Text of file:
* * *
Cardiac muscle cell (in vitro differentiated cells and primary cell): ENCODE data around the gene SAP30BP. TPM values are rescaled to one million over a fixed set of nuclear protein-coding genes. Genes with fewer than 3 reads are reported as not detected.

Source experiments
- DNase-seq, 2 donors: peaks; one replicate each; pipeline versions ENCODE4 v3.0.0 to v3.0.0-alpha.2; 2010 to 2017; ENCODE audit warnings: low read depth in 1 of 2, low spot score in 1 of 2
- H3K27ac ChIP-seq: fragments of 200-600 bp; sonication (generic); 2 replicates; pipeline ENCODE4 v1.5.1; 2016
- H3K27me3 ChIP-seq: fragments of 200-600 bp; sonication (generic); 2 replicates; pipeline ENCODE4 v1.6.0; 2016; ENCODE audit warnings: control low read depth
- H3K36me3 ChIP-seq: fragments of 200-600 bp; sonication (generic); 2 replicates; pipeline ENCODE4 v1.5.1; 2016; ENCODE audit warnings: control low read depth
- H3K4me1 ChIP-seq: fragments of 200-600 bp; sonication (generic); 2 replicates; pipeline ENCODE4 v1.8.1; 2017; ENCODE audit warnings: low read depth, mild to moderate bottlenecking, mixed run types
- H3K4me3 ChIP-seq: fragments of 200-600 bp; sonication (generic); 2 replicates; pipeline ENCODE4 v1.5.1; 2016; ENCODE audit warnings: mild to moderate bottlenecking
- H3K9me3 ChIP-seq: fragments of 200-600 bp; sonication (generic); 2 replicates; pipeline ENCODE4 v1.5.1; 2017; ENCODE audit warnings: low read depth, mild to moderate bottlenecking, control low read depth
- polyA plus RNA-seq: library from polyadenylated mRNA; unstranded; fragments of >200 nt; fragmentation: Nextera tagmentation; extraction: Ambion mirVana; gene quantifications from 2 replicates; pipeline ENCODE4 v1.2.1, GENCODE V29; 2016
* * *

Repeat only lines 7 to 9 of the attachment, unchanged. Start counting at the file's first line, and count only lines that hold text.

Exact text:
- H3K4me1 ChIP-seq: fragments of 200-600 bp; sonication (generic); 2 replicates; pipeline ENCODE4 v1.8.1; 2017; ENCODE audit warnings: low read depth, mild to moderate bottlenecking, mixed run types
- H3K4me3 ChIP-seq: fragments of 200-600 bp; sonication (generic); 2 replicates; pipeline ENCODE4 v1.5.1; 2016; ENCODE audit warnings: mild to moderate bottlenecking
- H3K9me3 ChIP-seq: fragments of 200-600 bp; sonication (generic); 2 replicates; pipeline ENCODE4 v1.5.1; 2017; ENCODE audit warnings: low read depth, mild to moderate bottlenecking, control low read depth